We Are Family

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family-quoteThere is the family we are born to, and there is the family that we make; in my case, I have always felt more comfortable with the latter. My Midwest suburban upbringing dictated that we stay close by, and maybe someday, raise our own families near our parents. But it never felt like home. The lure of sharing big Sunday dinners couldn’t compete with my California dreams and whatever Big Top I could join in the circus that was the entertainment industry in the 1980’s.

By 21, I was living in San Francisco and creating a family of my own making, a patchwork quilt of artists, intellectuals, and hippies who gathered in each other’s apartments and shared in the journey of growing up. These are the people I shared my dreams with, my struggles to make ends meet with, and my deepest fears about the future. While my weekly phone calls and annual visits to see my mom were important to me, I never felt like I belonged there anymore. I could love them all I wanted  to, but it couldn’t make Chicago home for me again.

In an unexpected turn of events, my father moved to San Francisco a couple years after I did. On one hand it was nice to have family nearby, yet on the other hand, Dad was like a different person. Out for a decade by then, he was an openly gay man living in an accepting city. I saw the truest version of who he was. It is only in reflection that I see what a gift this was to me.

As my life has evolved, I have collected more family members: my sister-friend, Karen, who I could not be closer to if we were blood; women friends across the country with whom I have shared secrets and heartbreaks and victories beyond anything I have with my family of origin. We admire each other, we are proud of each other and we love one another with a deep intensity that comes only when you feel seen and understood. And while I love my family, I haven’t really felt seen by them. In the 15 years I lived back there, raising my son, I enjoyed having my mom close and witnessing her relationship with her grandson, but I was not really happy.

And some of that is on me.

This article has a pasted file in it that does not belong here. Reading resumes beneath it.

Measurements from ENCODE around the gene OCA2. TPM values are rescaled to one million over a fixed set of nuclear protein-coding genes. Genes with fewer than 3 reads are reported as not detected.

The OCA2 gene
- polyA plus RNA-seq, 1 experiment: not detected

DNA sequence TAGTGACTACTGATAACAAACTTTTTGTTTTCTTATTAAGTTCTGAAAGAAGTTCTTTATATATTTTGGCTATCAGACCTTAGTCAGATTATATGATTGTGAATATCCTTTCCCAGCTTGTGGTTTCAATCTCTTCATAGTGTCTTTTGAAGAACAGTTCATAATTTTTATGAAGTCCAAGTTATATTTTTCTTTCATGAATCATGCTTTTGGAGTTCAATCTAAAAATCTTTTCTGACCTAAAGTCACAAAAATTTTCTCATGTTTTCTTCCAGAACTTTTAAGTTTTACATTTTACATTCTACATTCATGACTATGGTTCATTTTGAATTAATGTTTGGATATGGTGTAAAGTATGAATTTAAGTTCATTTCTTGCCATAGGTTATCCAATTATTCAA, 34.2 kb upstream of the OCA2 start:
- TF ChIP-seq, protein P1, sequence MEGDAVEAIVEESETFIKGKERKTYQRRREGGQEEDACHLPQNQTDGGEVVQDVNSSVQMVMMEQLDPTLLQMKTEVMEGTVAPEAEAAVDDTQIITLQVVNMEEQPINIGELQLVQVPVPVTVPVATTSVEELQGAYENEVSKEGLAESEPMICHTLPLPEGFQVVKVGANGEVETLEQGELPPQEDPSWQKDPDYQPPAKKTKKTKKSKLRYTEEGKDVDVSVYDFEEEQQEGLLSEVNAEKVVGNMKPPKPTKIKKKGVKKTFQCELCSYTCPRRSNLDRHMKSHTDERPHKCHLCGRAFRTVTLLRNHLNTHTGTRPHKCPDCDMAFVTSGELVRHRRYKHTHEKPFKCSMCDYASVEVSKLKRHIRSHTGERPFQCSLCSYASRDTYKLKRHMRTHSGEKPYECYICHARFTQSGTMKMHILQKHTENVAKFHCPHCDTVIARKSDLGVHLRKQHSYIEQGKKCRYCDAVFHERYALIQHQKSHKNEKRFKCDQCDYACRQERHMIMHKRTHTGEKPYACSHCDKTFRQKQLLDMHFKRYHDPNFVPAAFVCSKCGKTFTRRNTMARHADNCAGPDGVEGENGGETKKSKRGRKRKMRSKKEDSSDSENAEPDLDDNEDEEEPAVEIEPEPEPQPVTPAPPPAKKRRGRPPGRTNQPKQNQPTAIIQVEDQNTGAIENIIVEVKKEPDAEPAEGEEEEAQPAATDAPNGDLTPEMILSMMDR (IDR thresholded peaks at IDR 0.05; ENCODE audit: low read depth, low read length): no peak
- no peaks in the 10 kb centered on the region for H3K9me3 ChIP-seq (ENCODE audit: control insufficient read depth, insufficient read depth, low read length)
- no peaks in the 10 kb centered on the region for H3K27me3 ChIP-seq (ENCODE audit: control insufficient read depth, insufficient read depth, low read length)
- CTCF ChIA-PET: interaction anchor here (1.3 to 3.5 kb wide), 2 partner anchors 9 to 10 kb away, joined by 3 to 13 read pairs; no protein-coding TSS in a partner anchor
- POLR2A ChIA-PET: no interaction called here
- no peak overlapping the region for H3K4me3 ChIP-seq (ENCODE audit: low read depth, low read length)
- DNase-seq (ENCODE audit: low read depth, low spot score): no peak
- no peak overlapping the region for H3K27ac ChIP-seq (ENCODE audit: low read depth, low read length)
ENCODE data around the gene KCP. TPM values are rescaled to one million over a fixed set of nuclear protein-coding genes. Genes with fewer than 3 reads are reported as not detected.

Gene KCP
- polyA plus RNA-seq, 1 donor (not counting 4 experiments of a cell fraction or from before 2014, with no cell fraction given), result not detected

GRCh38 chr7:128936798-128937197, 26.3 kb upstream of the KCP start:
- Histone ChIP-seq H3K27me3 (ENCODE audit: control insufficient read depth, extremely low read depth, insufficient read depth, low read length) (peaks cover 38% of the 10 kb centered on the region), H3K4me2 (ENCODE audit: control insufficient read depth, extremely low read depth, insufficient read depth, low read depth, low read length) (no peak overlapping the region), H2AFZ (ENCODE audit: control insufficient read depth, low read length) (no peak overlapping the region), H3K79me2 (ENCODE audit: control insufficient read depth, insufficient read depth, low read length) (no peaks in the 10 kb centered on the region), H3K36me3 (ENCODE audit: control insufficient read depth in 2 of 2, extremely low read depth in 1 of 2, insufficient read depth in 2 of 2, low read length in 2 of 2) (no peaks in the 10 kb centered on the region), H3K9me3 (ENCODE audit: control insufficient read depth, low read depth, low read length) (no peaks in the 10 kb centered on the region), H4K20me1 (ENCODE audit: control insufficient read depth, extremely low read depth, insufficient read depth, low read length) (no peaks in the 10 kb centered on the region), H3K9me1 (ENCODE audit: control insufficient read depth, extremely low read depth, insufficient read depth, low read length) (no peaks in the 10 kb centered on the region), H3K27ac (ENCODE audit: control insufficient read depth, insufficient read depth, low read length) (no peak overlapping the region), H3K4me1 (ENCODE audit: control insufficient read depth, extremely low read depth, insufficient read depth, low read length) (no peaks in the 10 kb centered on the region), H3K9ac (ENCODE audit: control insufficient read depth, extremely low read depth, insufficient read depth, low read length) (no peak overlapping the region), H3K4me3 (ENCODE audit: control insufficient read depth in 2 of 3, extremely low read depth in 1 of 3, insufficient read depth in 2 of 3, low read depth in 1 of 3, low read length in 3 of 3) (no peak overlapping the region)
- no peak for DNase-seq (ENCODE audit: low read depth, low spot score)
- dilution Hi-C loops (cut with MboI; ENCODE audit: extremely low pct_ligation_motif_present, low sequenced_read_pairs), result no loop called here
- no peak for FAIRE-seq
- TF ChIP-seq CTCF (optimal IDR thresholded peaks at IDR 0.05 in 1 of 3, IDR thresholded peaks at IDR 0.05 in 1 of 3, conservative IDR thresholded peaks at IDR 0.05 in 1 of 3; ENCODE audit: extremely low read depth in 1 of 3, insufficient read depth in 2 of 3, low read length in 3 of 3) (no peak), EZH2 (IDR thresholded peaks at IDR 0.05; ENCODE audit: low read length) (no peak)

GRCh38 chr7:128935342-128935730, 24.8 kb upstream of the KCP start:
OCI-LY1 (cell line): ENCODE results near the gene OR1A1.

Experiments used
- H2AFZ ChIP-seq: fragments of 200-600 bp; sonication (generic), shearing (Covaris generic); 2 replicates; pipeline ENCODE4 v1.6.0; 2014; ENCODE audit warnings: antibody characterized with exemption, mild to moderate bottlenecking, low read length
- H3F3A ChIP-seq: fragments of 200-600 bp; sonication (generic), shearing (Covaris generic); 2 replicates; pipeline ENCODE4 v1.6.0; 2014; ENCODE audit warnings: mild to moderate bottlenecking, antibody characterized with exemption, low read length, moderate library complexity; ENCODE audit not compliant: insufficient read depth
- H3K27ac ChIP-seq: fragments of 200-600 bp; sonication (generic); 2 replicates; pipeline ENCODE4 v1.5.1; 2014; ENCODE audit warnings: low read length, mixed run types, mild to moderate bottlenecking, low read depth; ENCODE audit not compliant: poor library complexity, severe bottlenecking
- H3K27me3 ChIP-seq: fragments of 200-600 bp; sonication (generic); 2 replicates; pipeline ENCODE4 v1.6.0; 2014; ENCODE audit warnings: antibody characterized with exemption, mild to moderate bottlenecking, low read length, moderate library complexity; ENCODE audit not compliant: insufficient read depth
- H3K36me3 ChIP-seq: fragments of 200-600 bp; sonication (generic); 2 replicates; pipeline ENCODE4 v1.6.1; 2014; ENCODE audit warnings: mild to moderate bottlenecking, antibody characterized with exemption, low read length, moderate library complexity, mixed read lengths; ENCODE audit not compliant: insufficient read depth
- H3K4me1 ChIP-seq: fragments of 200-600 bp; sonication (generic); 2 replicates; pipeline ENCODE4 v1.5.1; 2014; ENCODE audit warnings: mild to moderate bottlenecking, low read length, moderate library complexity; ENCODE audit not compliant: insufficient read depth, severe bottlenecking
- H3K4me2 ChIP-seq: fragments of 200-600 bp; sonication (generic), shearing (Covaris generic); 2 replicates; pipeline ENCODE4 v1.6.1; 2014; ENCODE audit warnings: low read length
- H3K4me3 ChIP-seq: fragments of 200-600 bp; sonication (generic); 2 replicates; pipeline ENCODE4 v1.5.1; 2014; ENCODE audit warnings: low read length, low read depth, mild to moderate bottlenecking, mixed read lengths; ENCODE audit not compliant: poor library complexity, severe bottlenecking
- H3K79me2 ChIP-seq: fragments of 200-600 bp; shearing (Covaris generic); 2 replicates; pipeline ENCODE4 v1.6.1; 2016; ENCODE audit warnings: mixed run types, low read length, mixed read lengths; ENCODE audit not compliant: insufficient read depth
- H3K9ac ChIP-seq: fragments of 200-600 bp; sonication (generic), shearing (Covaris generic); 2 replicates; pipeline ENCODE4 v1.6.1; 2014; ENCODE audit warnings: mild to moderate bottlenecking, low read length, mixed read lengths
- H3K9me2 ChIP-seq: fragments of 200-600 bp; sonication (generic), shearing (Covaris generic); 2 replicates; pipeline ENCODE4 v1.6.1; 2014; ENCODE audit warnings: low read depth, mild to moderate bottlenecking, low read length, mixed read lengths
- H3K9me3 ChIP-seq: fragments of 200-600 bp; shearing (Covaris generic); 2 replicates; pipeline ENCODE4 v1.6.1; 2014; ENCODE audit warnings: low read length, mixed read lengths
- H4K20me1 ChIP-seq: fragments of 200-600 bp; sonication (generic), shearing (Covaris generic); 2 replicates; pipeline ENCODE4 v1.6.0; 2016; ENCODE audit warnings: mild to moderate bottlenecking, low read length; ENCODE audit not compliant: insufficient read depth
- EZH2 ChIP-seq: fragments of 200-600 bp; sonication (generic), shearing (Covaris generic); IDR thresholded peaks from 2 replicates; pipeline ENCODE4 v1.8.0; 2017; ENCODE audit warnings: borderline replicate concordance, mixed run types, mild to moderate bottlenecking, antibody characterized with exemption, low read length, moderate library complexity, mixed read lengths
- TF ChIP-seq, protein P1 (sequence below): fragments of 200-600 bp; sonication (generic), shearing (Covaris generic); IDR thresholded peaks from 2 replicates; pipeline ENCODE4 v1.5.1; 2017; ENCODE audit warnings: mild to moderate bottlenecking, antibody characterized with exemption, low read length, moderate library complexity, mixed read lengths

I showed up differently with them. My own wounds and judgments got in the way of my being truly authentic with them, for often when I dared to be, I was mocked. In writing my way through my own judgments and false impressions, while writing my book, I am seeing my own defensiveness. This is hard work, and not for the faint of heart, making it a lot easier to turn my attention to my nearest and dearest for support.

My man, Mark, who has been my dear friend for nearly 35 years, feels like home to me. When bad news comes it is his arms I seek to fall into, his sturdy hand I want to hold. My son, who is part of my immediate family, feels different in that he came through me, he is a part of me, and I am completely free to be myself with him. He sees his mom because I have revealed myself to him, flaws and all, and accepts me. He moves through the world with confidence for he has been seen and validated his whole life. He and I were our own little family of two for a long time.

Since Mark and I became a couple, in addition to my son and his daughter, we have attracted several young people to our lives, a group we call our Fairy God Family. All creative and talented, these are the children we didn’t birth, yet are part of our hearts and souls. Sharing our wisdom, watching their blossoming, and the sweet, meaningful time we share with them is the very definition of family.

I am blessed. There is a lot of love in the family I come from, and as I seek deeper levels of acceptance of our differences, I hope for better understanding. Along with them, and the family I have created, are the clients I serve, the tribe of spiritually like-minded people I attract, and this community at the Gay Dad Project. They are all part of the tapestry of love I have woven throughout my life. They are all my Family.

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